In issue 180, (December 2019), Malcolm Dobell reported on recent experiences by train operators in introducing new trains, as presented to a recent IMechE’s Railway Division seminar.
This month, he considers the comments made by the Rail Delivery Group, infrastructure owner Network Rail, safety organisation RSSB and rail regulator the Office of Rail and Road (ORR). He also looks ahead to two new projects that could have an impact on travel in the coming years.
Mark Molyneux from the Rail Delivery Group (RDG) explored the reliability impact of so many new trains. He presented this against a background of a) generally improving fleet reliability, b) that about 15 per cent of delays are down to fleet issues and c) new trains may take a while to grow their reliability, but are, generally more reliable than the trains they replace.
With about half the national train fleet being replaced, the industry is rightly concerned that overall fleet performance will take a hit before recovering. In trying to understand whether this was inevitable, and what could be done to help, RDG has developed a guidance note, New Trains – A Good Practice Guide, which is currently out for consultation.
Typical issues highlighted include software function and validation (it is apparent that software developers and train engineers do not understand each other!), the need for clear pass/fail criteria for the demonstration of compatibility, and improvements to specifications and contracts so that trains are specified in terms of reliability, against realistic timescales and using industry guidance such as Key Train Requirements and Key Interface Requirements. All this is necessary as it is unacceptable to subject the railway’s customers to debugging in public!
The seminar turned to standards, infrastructure and system compatibility issues.
Rashid Wahidi from Network Rail introduced the chief engineer’s Vehicle Introduction Forum, a group which was unfamiliar to most of the IMechE audience.
It was set up in late 2017 with a number of objectives: to help develop good practice amongst those dealing with the unprecedented quantity of new vehicles being introduced over a short space of time, to assist new manufacturers entering the UK market without experience of the UK’s unique infrastructure constraints on compatibility, to guide new and established operators introducing vehicles for the first time under the current legislative regime, and to promote collaboration, shared learning, and the establishment of best practice to make the introduction process as smooth as possible.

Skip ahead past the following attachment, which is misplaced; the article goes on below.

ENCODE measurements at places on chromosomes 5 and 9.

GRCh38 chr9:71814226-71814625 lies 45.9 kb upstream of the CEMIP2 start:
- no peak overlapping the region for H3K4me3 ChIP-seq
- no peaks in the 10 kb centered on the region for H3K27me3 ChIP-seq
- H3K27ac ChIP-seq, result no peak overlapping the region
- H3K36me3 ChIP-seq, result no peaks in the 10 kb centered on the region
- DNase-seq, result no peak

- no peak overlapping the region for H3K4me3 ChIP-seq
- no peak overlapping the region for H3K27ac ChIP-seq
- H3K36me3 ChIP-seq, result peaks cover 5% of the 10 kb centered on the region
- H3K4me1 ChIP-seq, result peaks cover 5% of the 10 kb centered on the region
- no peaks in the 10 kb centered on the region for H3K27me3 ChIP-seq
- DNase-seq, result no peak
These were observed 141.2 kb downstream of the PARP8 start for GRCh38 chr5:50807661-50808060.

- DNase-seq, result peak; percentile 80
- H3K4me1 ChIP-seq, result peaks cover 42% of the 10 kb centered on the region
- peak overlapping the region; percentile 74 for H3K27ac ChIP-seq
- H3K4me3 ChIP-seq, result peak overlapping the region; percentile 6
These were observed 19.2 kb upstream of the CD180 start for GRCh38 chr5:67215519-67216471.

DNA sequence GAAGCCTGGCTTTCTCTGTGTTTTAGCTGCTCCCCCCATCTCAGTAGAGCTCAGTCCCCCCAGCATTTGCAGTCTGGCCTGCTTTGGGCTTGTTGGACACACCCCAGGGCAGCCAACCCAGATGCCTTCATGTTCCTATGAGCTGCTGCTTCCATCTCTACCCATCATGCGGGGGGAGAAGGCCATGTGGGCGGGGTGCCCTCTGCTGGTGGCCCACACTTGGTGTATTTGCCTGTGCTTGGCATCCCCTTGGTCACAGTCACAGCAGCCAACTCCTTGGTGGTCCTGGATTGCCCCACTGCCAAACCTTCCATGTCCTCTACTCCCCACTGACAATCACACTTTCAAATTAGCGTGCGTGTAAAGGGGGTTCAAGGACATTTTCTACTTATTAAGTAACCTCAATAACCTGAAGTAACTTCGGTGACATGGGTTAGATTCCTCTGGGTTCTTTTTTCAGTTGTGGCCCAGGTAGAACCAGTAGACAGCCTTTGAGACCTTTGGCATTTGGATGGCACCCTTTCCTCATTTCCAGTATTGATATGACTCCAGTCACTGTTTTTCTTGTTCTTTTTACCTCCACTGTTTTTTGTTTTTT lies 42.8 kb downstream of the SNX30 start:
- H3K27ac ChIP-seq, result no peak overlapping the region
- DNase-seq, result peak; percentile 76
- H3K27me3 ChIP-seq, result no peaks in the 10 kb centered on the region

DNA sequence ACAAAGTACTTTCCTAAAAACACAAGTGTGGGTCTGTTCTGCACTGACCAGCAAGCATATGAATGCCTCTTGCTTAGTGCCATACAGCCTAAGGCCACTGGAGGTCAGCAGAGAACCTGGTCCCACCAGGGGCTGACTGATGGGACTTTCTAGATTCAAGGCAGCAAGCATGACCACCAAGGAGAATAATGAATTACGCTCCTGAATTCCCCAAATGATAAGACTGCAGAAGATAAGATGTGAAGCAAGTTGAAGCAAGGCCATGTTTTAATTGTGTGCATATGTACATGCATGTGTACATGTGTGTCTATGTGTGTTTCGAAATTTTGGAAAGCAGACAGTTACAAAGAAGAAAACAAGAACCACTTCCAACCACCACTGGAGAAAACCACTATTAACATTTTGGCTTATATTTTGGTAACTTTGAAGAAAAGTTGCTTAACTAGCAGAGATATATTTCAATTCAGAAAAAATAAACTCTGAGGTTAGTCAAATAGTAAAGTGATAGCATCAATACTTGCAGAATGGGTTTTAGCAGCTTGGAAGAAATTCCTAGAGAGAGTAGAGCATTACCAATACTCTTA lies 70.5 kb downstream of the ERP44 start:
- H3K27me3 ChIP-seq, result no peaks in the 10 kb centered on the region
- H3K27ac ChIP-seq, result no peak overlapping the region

All suppliers, lessors, lessees, key stakeholders and assessment bodies generally attend. The group has successfully produced a tracker covering all planned vehicle introductions – both new and cascade – so that possible network/resource constraints can be identified, developed alternative gauging and signal sighting assessment processes, initiated the development of a new method for pantograph encroachment assessment and kicked off a Key Interface Requirements document for people introducing vehicles to a route covering all areas to support a successful introduction. The latter will complement the industry’s Key Vehicles Requirements document.
Hugh O’Neil from RSSB described the Route Compatibility process outlined in Rail Industry Standard RIS-8270-RST: Route Level Assessment of Technical Compatibility between Vehicles and Infrastructure. To “put a vehicle into use”, three separate activities must be undertaken: a) a new vehicle must be “put into service” – a process to demonstrate that a rail vehicle is fundamentally safe as a rail vehicle and complies with the Technical Specifications for Interoperability, Notified National Technical Rules, b) it must be demonstrated that is it compatible with the infrastructure on which it runs – effectively demonstrating compliance with RIS 8270 – and c) it is integrated safely onto that infrastructure and all the other systems – technical and operational – used to manage residual risk.